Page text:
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U.S. futures lower on E.Z. concerns; Dow Jones down 0.58%

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Investing.com - U.S. stock futures pointed to a lower open on Monday, as investor confidence weakened after news of a bailout deal for Cyprus fuelled fresh concerns over the handling of the debt crisis in the euro zone.

Ahead of the open, the Dow Jones Industrial Average futures pointed to a 0.58% drop, S&P 500 futures signaled a 0.87% decline, while the Nasdaq 100 futures indicated a 0.94% loss.

On Saturday, the European Union and International Monetary Fund reached an agreement on a EUR10 billion bailout for Cyprus. In return for the bailout international creditors demanded that all bank customers must pay a one-time tax on deposits.

The agreement marked the first time since the onset of the debt crisis that depositors have been forced to take a haircut in return for financial aid and triggered a run on cash machines in Cyprus over the weekend.

The parliament in Cyprus was to vote on whether to approve the tax proposal later in the day. If the vote was defeated media outlets in Cyprus said banks could remain closed on Tuesday, following a public holiday on Monday, to avoid mass withdrawals.

Aircraft manufacturers were expected to be active, as Boeing was said to be testing its 787 Dreamliner's volatile battery system to a rigorous standard that the company itself helped develop.

In addition, Europe's Airbus reportedly landed a record order potentially worth USD20 billion from Indonesia's Lion Air.

The financial sector was also likely to be in focus, following a broad decline among European leanders, due to concerns over the Cyprus bailout deal.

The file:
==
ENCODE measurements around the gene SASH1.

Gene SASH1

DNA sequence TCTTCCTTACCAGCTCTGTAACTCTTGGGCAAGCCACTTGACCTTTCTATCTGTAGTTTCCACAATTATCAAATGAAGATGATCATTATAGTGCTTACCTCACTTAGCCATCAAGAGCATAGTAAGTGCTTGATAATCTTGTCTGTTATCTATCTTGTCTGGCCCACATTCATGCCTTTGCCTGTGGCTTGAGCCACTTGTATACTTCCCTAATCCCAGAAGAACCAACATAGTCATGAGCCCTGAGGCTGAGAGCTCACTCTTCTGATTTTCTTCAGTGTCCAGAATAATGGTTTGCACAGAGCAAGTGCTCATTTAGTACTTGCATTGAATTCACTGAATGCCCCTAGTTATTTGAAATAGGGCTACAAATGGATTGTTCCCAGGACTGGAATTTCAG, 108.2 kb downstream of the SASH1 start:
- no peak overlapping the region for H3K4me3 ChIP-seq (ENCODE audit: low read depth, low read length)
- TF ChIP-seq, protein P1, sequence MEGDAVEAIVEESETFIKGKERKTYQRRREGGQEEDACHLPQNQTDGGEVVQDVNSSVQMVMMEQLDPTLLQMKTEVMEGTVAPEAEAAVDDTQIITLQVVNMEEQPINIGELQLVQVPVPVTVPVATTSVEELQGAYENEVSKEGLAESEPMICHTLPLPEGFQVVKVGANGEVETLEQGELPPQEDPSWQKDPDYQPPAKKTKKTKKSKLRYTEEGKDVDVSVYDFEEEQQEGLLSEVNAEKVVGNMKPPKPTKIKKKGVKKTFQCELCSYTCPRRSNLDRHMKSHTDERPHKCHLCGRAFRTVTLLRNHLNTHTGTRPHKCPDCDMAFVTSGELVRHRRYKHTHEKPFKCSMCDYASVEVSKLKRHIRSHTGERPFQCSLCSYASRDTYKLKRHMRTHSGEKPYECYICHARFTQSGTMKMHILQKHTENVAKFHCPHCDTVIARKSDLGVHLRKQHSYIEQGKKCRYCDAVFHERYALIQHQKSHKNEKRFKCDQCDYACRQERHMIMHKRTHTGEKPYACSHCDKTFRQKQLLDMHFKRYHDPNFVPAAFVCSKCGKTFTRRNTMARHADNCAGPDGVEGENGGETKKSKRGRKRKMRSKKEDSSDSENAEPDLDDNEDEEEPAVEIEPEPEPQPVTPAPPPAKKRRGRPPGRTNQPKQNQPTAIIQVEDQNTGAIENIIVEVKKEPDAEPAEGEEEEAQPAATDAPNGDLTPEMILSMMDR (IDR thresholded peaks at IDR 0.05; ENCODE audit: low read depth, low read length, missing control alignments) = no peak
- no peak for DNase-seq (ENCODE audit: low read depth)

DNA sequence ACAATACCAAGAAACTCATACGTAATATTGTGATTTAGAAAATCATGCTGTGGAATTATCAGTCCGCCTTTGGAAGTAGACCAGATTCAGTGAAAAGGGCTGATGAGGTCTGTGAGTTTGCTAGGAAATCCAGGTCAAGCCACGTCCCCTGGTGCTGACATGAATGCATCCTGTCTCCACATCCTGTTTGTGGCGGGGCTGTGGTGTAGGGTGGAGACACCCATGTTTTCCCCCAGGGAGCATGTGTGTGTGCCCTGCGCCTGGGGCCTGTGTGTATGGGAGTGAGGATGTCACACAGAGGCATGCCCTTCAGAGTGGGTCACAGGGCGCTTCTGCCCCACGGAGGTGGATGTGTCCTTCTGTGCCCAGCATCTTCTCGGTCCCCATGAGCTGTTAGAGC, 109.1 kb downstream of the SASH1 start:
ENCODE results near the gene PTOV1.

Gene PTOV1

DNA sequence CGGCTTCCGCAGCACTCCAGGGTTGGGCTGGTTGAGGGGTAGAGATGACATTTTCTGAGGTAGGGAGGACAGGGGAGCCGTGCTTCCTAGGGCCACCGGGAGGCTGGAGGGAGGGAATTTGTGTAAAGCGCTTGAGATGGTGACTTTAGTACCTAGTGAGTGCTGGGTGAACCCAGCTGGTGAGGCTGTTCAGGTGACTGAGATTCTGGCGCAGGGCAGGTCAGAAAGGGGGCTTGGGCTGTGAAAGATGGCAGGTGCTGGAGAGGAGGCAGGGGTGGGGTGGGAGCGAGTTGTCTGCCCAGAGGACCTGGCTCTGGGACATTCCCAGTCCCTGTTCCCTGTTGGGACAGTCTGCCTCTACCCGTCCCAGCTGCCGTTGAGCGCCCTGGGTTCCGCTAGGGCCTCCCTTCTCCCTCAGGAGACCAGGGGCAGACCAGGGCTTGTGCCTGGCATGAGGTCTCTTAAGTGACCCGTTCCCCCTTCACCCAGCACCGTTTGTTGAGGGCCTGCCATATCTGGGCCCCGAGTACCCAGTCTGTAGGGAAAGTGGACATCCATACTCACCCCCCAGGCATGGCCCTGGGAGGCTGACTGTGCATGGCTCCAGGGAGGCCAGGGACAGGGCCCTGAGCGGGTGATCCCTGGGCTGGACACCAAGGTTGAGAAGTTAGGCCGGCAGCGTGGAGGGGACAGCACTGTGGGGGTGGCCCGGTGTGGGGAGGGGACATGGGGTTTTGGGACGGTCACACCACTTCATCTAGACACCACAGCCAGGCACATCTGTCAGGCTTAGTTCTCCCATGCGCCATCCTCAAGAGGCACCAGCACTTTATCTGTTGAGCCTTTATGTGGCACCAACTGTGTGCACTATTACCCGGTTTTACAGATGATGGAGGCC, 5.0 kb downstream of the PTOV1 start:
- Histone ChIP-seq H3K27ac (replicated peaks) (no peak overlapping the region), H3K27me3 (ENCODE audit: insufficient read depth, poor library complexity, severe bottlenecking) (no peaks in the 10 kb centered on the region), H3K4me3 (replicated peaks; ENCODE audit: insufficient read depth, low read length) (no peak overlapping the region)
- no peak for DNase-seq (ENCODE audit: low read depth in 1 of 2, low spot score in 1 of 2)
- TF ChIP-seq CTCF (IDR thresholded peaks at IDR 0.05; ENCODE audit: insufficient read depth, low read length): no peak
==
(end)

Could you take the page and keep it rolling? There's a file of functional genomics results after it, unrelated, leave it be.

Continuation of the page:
Separately, Bloomberg reported earlier that Bank of America hired two debt capital markets bankers from Credit Suiss, as the U.S. lender reorganizes its Asian bond and loan arranging unit.

Bank of America shares tumbled 2.15% in pre-market trade.

Elsewhere, directories publishers Dex One Corp and SuperMedia filed for bankruptcy after failing to win the full support of senior secured lenders for a change to a credit agreement that was needed to complete their planned merger.

Across the Atlantic, European stock markets were sharply lower. The EURO STOXX 50 tumbled 1.71%, France's CAC 40 retreated 1.41%, Germany's DAX declined 1.05%, while Britain's FTSE 100 lost 0.78%.

During the Asian trading session, Hong Kong's Hang Seng Index plummeted 2%, while Japan's Nikkei 225 Index plunged 2.71%.

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The views and opinions expressed herein are the views and opinions of the author and do not necessarily reflect those of Nasdaq, Inc.


The views and opinions expressed herein are the views and opinions of the author and do not necessarily reflect those of Nasdaq, Inc.

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